Celebrity Endorsements Influence What Children Eat [Study]

Unhealthy food choices children make based on celebrity endorsement

A dietary study of children published in the Journal of Pediatrics outlines how children are especially susceptible to celebrity influence when it comes to the food products they endorse.

Celebrities are frequently used in television and print product advertising. Their use establishes a recognition and credibility to a brand. Celebrities are able to leverage their popularity in order to induce people into buying and using their endorsed products.

University of Liverpool (England) researchers enrolled 181 children, between the ages of 8 and 11, and had them watch three different television advertisements and regular television featuring the international soccer player Gary Lineker. Lineker has since retired from soccer and is known as a TV sportscaster who has been endorsing Walkers Crisps (potato chips) since 1995.

A group of children viewed footage of Match of the Day featuring Lineker as the primary presenter and advertisements for Walkers Crisps, Lineker featured as the endorser.

Short 20-minute cartoon segments and adverts for another snack food and a toy product were embedded for the other group.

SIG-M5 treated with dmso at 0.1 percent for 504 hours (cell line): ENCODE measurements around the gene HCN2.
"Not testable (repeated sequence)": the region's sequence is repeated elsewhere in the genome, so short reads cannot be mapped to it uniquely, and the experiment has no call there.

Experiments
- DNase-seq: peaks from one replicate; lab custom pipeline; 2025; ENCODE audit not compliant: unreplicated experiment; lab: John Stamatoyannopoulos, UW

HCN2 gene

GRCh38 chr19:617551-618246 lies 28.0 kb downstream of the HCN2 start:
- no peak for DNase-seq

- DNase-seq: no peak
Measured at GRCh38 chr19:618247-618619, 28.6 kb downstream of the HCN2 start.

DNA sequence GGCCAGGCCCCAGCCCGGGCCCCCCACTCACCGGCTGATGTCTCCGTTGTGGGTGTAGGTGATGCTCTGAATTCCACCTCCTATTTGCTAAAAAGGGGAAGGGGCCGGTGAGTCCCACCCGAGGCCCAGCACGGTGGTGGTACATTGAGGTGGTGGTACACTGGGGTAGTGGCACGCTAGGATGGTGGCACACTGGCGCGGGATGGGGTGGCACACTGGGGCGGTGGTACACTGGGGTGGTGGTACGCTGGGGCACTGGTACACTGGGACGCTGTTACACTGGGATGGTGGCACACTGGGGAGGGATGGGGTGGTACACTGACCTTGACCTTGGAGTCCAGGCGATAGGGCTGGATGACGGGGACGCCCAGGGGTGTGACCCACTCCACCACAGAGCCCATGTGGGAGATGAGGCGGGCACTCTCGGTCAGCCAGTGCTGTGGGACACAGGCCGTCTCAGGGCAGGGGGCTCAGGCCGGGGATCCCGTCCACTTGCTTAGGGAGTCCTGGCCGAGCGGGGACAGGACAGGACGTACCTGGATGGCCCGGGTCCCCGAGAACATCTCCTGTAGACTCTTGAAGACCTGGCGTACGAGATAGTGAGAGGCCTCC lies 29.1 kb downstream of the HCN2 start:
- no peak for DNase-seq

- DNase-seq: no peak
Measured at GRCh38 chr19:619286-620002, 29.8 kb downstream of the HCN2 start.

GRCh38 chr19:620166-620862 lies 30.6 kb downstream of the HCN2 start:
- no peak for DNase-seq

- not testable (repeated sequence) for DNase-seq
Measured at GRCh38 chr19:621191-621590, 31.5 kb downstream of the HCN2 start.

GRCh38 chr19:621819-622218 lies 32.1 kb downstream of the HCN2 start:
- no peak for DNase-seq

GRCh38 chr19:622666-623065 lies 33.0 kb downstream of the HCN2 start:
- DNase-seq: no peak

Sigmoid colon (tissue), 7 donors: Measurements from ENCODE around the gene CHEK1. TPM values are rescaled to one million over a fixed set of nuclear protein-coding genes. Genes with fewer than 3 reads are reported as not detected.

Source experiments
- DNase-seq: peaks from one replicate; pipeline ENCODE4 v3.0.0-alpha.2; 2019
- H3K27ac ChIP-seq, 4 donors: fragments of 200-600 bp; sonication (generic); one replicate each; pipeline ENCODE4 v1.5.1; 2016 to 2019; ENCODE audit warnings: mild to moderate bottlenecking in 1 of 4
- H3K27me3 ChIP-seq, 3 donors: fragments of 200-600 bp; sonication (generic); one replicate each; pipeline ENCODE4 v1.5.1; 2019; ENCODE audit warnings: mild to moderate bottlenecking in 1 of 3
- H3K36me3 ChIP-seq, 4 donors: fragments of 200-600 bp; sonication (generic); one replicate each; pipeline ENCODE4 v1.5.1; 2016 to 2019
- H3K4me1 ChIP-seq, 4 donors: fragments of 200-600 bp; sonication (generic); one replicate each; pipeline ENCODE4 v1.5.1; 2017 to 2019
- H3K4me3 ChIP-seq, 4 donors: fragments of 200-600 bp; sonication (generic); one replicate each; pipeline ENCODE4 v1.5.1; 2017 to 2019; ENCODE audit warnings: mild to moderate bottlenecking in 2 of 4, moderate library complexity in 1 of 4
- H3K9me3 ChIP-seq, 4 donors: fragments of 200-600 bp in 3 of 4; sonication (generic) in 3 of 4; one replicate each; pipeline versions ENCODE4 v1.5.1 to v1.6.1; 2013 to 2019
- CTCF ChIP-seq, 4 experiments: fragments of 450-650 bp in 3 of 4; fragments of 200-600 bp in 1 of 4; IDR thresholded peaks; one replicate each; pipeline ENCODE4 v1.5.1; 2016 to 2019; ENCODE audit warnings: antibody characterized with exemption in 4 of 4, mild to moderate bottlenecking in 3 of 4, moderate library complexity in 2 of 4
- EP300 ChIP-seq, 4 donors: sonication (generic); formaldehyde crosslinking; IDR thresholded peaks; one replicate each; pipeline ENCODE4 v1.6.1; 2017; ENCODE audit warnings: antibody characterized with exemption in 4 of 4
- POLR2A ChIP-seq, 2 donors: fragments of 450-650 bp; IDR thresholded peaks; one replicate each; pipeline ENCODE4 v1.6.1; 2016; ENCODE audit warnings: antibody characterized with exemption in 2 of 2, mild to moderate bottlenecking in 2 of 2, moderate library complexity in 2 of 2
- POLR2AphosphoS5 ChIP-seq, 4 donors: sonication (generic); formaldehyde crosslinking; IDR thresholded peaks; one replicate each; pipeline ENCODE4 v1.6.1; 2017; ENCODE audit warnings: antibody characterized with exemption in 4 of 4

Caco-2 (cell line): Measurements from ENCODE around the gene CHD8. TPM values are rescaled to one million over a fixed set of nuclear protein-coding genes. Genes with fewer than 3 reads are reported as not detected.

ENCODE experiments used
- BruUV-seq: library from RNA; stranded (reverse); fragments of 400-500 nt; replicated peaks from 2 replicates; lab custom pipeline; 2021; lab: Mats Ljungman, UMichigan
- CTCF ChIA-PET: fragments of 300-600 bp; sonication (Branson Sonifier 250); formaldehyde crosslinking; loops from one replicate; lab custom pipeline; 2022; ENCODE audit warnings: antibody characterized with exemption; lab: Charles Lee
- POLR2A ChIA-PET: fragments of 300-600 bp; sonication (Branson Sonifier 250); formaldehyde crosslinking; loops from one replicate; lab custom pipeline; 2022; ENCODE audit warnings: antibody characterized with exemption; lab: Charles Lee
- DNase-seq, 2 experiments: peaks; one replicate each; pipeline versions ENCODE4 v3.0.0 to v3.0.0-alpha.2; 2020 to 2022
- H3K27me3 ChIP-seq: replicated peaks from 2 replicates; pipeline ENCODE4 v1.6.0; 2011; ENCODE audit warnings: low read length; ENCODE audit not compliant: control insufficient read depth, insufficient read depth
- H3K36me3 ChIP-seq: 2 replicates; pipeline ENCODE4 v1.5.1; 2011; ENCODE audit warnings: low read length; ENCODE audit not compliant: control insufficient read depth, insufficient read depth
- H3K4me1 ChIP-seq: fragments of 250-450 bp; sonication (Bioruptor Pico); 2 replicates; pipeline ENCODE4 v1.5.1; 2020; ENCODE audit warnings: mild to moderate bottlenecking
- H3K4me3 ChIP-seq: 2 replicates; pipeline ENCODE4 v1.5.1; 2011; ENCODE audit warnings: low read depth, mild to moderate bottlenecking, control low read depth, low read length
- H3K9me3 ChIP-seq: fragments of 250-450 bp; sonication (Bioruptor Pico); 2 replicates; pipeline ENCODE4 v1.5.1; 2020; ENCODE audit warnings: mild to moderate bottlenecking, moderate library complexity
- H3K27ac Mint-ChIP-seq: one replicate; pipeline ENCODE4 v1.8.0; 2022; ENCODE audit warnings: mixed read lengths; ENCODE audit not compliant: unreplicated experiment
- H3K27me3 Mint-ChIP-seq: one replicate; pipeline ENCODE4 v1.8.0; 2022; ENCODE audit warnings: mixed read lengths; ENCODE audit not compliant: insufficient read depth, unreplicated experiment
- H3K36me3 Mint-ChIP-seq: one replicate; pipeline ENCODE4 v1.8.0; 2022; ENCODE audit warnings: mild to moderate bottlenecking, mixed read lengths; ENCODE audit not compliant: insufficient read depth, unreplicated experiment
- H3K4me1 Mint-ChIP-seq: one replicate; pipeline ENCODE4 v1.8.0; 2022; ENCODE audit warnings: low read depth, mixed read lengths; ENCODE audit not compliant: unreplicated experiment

After watching the study footage, the children were offered two bowls of crisps, each labeled with “Walker” or “Supermarket.” All bowls contained the exact same Walkers Crisps.

The amount consumed was measured from each bowl selected. The study found kids were more prone to select and eat more of the food endorsed by a celebrity. The children who specifically watched the Lineker film devoured substantially more of the endorsed product food than those who watched cartoons and other ads.

Lead researcher, Dr. Emma Boyland from the Institute of Psychology, Health and Society, stated concerns over the powerful influence of a celebrity endorsement.

“This research has consequences for the use of celebrities, and in particular sports stars, in advertising unhealthy or High Fat Salt and Sugar (HFSS) products. If celebrity endorsement of HFSS products continues and their appearance in other contexts prompts unhealthy food intake then this would mean that the more prominent the celebrity the more detrimental the effects on children’s diets.”

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